So Jesus gathered a community around himself, and in stepping into the Jesus community, you stepped into a space or place or zone where life is lived as God intends that it be. Jesus did not come to found an institution called “the church.” In fact, the word we render as church—ekklesia—is a Greek term that means “the called.” It’s a newly coined word for the New Testament because the older words-synagogue, assembly, temple—couldn’t quite name the reality of what the Jesus movement was about. The church, the ekklesia, is the body of those called into the Jesus community to make real in their lives and in the world what Jesus calls the reign of heaven. The church is the gathering of those who want to live life on God’s, not Caesar’s, terms.

Living life on God’s terms means, of course, that we will try to live out those Beatitude values in the world. Living life on God’s terms means standing with the people Jesus names in these verses—the poor, the peacemakers, the persecuted, the mourners. Living life on God’s terms means naming Caesar and all Caesar’s successors as impostors whose pomp and pretensions are only a parody of real divine authority. But we will be neither authentic advocates for those up against it nor credible critics of empire if we can’t love and accept and forgive and celebrate each other first.

Jesus’ Beatitudes call us always to rekindle our awareness of what it is we’re actually doing when we gather in church. We are coming together, as did those gathered around Jesus, to step into that zone where life is lived on God’s terms. We are coming together, as did those gathered around Jesus, to share in the good news that we can critique and change the world only to the extent that we can love it and each other first.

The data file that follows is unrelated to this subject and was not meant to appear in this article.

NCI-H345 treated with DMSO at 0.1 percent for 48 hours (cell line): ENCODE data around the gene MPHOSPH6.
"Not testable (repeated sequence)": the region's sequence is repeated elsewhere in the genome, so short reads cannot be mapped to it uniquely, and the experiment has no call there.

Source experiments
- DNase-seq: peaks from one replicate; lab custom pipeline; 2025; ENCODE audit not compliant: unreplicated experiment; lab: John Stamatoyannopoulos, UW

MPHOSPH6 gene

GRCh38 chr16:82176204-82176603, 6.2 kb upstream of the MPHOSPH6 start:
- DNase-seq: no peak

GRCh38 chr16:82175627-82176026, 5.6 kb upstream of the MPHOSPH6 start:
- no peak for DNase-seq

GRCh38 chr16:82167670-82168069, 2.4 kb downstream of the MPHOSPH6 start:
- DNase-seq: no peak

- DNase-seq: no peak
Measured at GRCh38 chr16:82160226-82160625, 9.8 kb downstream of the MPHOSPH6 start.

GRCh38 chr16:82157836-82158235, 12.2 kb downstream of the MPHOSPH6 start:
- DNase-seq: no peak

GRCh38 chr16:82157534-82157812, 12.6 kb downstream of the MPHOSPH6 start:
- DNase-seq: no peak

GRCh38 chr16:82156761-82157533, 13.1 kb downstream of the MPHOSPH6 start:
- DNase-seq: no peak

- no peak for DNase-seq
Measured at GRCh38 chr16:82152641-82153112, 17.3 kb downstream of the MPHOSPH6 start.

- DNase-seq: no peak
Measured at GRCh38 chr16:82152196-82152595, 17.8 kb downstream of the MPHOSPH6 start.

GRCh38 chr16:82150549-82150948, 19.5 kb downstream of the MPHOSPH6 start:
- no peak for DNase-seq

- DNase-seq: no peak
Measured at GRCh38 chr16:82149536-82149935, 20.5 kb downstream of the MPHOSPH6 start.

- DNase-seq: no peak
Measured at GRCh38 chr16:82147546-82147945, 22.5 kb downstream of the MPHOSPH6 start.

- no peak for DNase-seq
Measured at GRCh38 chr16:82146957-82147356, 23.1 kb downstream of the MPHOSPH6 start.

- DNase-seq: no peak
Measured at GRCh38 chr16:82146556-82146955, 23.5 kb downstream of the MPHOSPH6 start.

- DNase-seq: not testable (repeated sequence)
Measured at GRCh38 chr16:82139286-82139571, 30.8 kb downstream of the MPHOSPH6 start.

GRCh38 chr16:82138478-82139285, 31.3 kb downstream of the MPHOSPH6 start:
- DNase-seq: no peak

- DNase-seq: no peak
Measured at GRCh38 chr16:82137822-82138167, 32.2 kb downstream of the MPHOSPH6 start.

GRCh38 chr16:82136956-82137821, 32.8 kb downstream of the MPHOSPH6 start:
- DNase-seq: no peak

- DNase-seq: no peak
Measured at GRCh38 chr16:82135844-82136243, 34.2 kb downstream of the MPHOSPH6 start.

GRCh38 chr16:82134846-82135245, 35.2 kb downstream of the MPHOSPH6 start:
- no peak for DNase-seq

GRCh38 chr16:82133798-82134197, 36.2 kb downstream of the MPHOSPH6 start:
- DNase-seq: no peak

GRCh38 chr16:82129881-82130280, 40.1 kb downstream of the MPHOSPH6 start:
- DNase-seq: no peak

You and I are, together, the church. We are the ekklesia, the called. We are, together, those who have been invited into the zone that Jesus calls the reign of heaven and we might call the place where life is lived on God’s terms. We occupy the space where Jesus, not Caesar, is in charge. We are, together, those who can find such depth and fulfillment of relationship inside these walls that we can reach out to extend God’s reign of love and justice and peace to everyone else.

One of the most interesting translations of Jesus’ Beatitudes occurs in the New English Bible. Here is how that Bible renders the third verse:

How blest are those who know their need of God;
the kingdom of Heaven is theirs. (Matt. 5:3 NEB)

The Jesus community—the church, the communion of saints, whatever we call it—is the group of people who know their need of God. Caesar does not know his need of God, nor do those who organize their lives around power, accomplishment, success, or money. You might say there are two kinds of people in the world: those who believe they are self-sufficient, and those who know they are not. The most pervasive lie our culture promotes is the idea that you are or should be totally independent of others. The countervailing truth of the Jesus movement is that we all finally need each other. Those who make their way into the Jesus movement are united in the knowledge that they need God. We are finite, mortal, limited creatures. True wisdom lies in owning and celebrating our finite humanness, not in projecting a fantasy of invulnerability.

The Jesus movement—the church, the ekklesia, the community of the called—extends through time and space. Tonight at the Requiem we will remember those who have gone before us. Today we welcome those who come next. In Baptism we admit the newest group of those who know their need of God. In renewing our own Baptismal Covenant, we acknowledge that we need each other to live our lives on God’s, not Caesar’s, terms.

Today is All Saints Day. How blest are those who know their need of God. Welcome one and all to the Jesus movement. This communion of saints is big enough to include everyone—even those who love Daylight Saving and Standard Time. We are united not by ideas or positions but by a shared acknowledgment of our own dependence on each other and the one in whose name we gather. For that one—and for the fellowship to which that one calls us—we proceed in both Baptism and Eucharist to give thanks. Amen.